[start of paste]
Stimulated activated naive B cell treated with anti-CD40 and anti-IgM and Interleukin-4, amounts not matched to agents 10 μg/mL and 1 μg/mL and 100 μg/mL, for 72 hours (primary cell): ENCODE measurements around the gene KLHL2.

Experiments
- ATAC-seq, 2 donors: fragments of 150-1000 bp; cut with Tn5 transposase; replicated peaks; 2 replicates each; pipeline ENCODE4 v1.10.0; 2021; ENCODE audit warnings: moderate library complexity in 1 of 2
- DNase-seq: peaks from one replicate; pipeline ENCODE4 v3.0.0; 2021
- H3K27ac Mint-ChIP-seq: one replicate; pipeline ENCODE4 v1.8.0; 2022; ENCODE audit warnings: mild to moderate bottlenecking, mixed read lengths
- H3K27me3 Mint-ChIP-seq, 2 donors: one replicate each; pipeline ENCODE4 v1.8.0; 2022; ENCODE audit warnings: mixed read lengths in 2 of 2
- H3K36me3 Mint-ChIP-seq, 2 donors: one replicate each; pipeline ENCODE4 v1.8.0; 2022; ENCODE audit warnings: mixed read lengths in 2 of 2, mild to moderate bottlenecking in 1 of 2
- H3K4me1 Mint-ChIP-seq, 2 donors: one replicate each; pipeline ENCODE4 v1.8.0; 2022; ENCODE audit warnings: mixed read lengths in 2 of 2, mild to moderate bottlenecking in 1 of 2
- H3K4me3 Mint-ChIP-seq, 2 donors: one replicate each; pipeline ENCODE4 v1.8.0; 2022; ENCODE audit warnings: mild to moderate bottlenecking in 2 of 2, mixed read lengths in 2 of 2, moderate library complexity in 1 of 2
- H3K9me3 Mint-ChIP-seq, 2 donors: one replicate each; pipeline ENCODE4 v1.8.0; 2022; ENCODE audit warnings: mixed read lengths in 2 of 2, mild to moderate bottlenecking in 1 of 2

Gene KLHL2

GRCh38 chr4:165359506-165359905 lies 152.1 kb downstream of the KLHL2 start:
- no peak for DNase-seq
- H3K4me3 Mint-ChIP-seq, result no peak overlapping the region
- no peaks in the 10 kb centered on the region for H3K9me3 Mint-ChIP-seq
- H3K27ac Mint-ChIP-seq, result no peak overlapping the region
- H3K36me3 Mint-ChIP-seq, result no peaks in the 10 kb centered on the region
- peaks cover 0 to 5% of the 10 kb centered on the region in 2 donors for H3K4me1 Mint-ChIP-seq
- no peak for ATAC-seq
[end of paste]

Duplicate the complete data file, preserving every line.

Stimulated activated naive B cell treated with anti-CD40 and anti-IgM and Interleukin-4, amounts not matched to agents 10 μg/mL and 1 μg/mL and 100 μg/mL, for 72 hours (primary cell): ENCODE measurements around the gene KLHL2.

Experiments
- ATAC-seq, 2 donors: fragments of 150-1000 bp; cut with Tn5 transposase; replicated peaks; 2 replicates each; pipeline ENCODE4 v1.10.0; 2021; ENCODE audit warnings: moderate library complexity in 1 of 2
- DNase-seq: peaks from one replicate; pipeline ENCODE4 v3.0.0; 2021
- H3K27ac Mint-ChIP-seq: one replicate; pipeline ENCODE4 v1.8.0; 2022; ENCODE audit warnings: mild to moderate bottlenecking, mixed read lengths
- H3K27me3 Mint-ChIP-seq, 2 donors: one replicate each; pipeline ENCODE4 v1.8.0; 2022; ENCODE audit warnings: mixed read lengths in 2 of 2
- H3K36me3 Mint-ChIP-seq, 2 donors: one replicate each; pipeline ENCODE4 v1.8.0; 2022; ENCODE audit warnings: mixed read lengths in 2 of 2, mild to moderate bottlenecking in 1 of 2
- H3K4me1 Mint-ChIP-seq, 2 donors: one replicate each; pipeline ENCODE4 v1.8.0; 2022; ENCODE audit warnings: mixed read lengths in 2 of 2, mild to moderate bottlenecking in 1 of 2
- H3K4me3 Mint-ChIP-seq, 2 donors: one replicate each; pipeline ENCODE4 v1.8.0; 2022; ENCODE audit warnings: mild to moderate bottlenecking in 2 of 2, mixed read lengths in 2 of 2, moderate library complexity in 1 of 2
- H3K9me3 Mint-ChIP-seq, 2 donors: one replicate each; pipeline ENCODE4 v1.8.0; 2022; ENCODE audit warnings: mixed read lengths in 2 of 2, mild to moderate bottlenecking in 1 of 2

Gene KLHL2

GRCh38 chr4:165359506-165359905 lies 152.1 kb downstream of the KLHL2 start:
- no peak for DNase-seq
- H3K4me3 Mint-ChIP-seq, result no peak overlapping the region
- no peaks in the 10 kb centered on the region for H3K9me3 Mint-ChIP-seq
- H3K27ac Mint-ChIP-seq, result no peak overlapping the region
- H3K36me3 Mint-ChIP-seq, result no peaks in the 10 kb centered on the region
- peaks cover 0 to 5% of the 10 kb centered on the region in 2 donors for H3K4me1 Mint-ChIP-seq
- no peak for ATAC-seq